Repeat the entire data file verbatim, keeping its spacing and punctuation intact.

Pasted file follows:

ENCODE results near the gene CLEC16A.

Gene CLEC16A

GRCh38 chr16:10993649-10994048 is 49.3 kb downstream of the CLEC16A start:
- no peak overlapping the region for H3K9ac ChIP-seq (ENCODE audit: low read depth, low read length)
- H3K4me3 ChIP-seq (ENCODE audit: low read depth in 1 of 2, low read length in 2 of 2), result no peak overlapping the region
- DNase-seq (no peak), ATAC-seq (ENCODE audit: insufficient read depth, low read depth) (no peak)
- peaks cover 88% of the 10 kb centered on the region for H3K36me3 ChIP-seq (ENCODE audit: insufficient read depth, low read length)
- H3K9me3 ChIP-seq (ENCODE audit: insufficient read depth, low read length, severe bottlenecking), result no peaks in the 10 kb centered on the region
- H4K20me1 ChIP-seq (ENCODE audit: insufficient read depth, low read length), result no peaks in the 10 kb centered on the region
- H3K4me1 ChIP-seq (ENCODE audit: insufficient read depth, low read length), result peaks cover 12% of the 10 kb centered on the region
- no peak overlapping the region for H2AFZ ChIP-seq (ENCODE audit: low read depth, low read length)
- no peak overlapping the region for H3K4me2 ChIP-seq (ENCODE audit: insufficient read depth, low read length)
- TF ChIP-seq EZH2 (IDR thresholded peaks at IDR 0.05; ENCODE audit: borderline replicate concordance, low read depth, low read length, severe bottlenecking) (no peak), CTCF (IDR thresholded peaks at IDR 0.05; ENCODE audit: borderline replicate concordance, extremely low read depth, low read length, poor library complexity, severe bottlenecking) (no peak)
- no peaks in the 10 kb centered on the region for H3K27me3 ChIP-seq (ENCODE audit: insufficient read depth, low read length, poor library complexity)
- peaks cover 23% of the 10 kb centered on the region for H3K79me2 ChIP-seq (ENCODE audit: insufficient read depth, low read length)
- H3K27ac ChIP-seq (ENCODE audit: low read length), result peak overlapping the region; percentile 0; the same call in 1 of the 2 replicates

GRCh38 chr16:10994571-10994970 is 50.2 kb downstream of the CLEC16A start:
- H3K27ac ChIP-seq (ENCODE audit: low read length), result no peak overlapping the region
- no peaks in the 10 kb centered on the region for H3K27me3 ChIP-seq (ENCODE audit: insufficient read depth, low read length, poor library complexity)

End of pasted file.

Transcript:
ENCODE results near the gene CLEC16A.

Gene CLEC16A

GRCh38 chr16:10993649-10994048 is 49.3 kb downstream of the CLEC16A start:
- no peak overlapping the region for H3K9ac ChIP-seq (ENCODE audit: low read depth, low read length)
- H3K4me3 ChIP-seq (ENCODE audit: low read depth in 1 of 2, low read length in 2 of 2), result no peak overlapping the region
- DNase-seq (no peak), ATAC-seq (ENCODE audit: insufficient read depth, low read depth) (no peak)
- peaks cover 88% of the 10 kb centered on the region for H3K36me3 ChIP-seq (ENCODE audit: insufficient read depth, low read length)
- H3K9me3 ChIP-seq (ENCODE audit: insufficient read depth, low read length, severe bottlenecking), result no peaks in the 10 kb centered on the region
- H4K20me1 ChIP-seq (ENCODE audit: insufficient read depth, low read length), result no peaks in the 10 kb centered on the region
- H3K4me1 ChIP-seq (ENCODE audit: insufficient read depth, low read length), result peaks cover 12% of the 10 kb centered on the region
- no peak overlapping the region for H2AFZ ChIP-seq (ENCODE audit: low read depth, low read length)
- no peak overlapping the region for H3K4me2 ChIP-seq (ENCODE audit: insufficient read depth, low read length)
- TF ChIP-seq EZH2 (IDR thresholded peaks at IDR 0.05; ENCODE audit: borderline replicate concordance, low read depth, low read length, severe bottlenecking) (no peak), CTCF (IDR thresholded peaks at IDR 0.05; ENCODE audit: borderline replicate concordance, extremely low read depth, low read length, poor library complexity, severe bottlenecking) (no peak)
- no peaks in the 10 kb centered on the region for H3K27me3 ChIP-seq (ENCODE audit: insufficient read depth, low read length, poor library complexity)
- peaks cover 23% of the 10 kb centered on the region for H3K79me2 ChIP-seq (ENCODE audit: insufficient read depth, low read length)
- H3K27ac ChIP-seq (ENCODE audit: low read length), result peak overlapping the region; percentile 0; the same call in 1 of the 2 replicates

GRCh38 chr16:10994571-10994970 is 50.2 kb downstream of the CLEC16A start:
- H3K27ac ChIP-seq (ENCODE audit: low read length), result no peak overlapping the region
- no peaks in the 10 kb centered on the region for H3K27me3 ChIP-seq (ENCODE audit: insufficient read depth, low read length, poor library complexity)